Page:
Last Thursday (3/6), I visited the Redemptoris Mater Seminary in Brookline for the institution of seminarian Andrea Filippucci as an acolyte. Pilot photo/CardinalSeansBlog.org
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Last Thursday, I visited the Redemptoris Mater Seminary in Brookline for the institution of seminarian Andrea Filippucci as an acolyte. The ministry of acolyte is tantamount to the old sub-diaconate. The ministries, what used to be called minor orders, are important ways to stress the need for the spiritual, intellectual, human and pastoral formation that is necessary for a priest. It is a call to deeper commitment in one's process of formation. I was very happy to be able to gather with the seminary community as Andrea took this important step towards priesthood.
Project Rachel training in D.C.
On Monday (3/10), I traveled to Washington to chair the meeting of the U.S. Conference of Catholic Bishops' Committee for Pro-Life Activities and participate in the meeting of the USCCB administrative board.
The Pro-Life Committee meeting was held on Monday and one of the subjects that was discussed was the experience of the March for Life this year which, despite the weather, had a great attendance. We spoke of the importance of having an ecumenical dimension in the events surrounding the March, which we have begun to do with the Orthodox, and the intention is to reach out to other groups as well.
We also talked about the training that was held in Washington for directors of Project Rachel programs from around the nation. Marianne Luthin, the director of our pro-life office, was very involved in leading the training. One of the things we have been trying to do in the Pro-Life Committee is to encourage the expansion of the post-abortion healing ministry Project Rachel in dioceses. Over the summer we sent out a questionnaire asking the Project Rachel directors if they would be interested in coming to Washington for a few days of training. Because we were anxious to have the directors attend, we offered to put them up in a retreat house, as long as they could cover the cost of traveling to Washington. This was a great help, especially for small dioceses with very limited budgets, and the response was just overwhelming.
Within a couple of weeks we had more attendees signing up than could fit in the retreat house. So, they found two other retreat houses to accommodate the overflow. Finally, they had to cap the registration once those two were filled.In all, there were 69 representatives from Project Rachel programs from around the country who gathered in Washington from February 23-26. It was the first time such a national training was held for Project Rachel directors.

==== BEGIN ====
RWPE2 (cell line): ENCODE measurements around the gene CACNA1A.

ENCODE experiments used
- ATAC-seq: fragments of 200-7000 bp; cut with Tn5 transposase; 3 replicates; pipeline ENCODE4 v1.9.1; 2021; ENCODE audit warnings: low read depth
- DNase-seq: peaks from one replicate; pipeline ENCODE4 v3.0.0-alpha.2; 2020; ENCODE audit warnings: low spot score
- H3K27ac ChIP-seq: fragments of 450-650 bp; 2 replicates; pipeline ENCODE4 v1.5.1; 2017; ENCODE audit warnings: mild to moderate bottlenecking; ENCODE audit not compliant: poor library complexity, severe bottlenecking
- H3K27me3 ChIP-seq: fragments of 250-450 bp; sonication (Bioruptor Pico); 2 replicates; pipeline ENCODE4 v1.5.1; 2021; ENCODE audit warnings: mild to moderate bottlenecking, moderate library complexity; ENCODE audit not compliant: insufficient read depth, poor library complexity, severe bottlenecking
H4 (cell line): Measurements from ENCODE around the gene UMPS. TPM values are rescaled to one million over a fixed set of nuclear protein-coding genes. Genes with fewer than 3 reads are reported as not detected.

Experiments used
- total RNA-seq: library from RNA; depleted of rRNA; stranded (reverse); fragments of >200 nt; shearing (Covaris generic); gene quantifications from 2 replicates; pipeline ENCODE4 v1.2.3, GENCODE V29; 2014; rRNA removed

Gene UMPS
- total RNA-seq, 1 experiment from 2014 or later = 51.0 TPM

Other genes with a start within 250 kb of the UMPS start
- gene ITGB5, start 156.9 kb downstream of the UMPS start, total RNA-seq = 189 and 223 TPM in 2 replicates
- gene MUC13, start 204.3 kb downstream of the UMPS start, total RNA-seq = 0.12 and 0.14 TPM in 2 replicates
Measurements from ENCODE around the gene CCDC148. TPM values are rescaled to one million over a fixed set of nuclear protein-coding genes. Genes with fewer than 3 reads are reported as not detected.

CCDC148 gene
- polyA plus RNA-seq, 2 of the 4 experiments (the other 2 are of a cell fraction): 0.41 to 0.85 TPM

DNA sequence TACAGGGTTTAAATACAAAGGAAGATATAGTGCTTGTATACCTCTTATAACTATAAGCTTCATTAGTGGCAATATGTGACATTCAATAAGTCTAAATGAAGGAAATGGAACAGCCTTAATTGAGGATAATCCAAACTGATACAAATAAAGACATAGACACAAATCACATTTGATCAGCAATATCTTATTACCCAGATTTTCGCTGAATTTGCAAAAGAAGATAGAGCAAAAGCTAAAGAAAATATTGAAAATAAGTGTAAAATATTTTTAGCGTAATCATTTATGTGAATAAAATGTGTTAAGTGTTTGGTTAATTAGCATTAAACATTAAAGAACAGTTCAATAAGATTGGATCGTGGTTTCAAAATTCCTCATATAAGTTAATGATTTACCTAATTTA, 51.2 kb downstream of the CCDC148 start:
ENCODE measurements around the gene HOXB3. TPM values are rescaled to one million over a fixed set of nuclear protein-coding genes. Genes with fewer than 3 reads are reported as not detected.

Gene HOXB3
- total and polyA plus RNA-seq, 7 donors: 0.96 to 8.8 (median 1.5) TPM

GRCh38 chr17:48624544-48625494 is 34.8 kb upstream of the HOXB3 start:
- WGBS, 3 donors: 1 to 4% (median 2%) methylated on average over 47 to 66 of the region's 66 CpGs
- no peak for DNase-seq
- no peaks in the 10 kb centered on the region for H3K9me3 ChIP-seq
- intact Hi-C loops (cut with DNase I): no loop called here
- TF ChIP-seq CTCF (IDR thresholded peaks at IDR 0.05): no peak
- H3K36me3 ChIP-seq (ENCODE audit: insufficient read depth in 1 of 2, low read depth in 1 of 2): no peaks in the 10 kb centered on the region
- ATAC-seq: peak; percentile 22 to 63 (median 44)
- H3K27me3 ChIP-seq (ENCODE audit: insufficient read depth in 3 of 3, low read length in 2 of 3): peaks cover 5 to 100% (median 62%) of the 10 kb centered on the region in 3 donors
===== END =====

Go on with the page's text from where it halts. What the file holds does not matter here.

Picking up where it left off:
The training program started from a prayerful perspective, seeking to explain the importance of Project Rachel to the pro-life movement, to the Church and also as part of the new evangelization, because we know that nearly one-in-three women of childbearing age in the U.S. has had an abortion (and, sadly, the figure is no smaller among women who identify themselves as Catholic).
Of course, the first outreach of Project Rachel is to the women who have experienced abortion, they are the ones who are most deeply affected, but also to men and all the other people who are involved, it really is the whole culture. Because of the enormity of the task, rather than having every diocese create its own structure, the USCCB has tried to take on a leadership role in providing information and training. We have developed a resource manual to help both priests and those directing the programs, and the directors will also be following up on this training program with webinars on topics they thought were worthy of further exploration.
In Boston, we have had just a very positive experience with Project Rachel helping those who suffer in the aftermath of abortion. We have had over 300 women participate in our one-day retreat program here. In fact, we have retreats coming up on March 29 and April 26. If you or someone you know is suffering as the result of an abortion, I urge you to call Project Rachel. In the Boston area, you can call 508-651-3100 or firstname.lastname@example.org. Be assured that all inquiries are strictly confidential.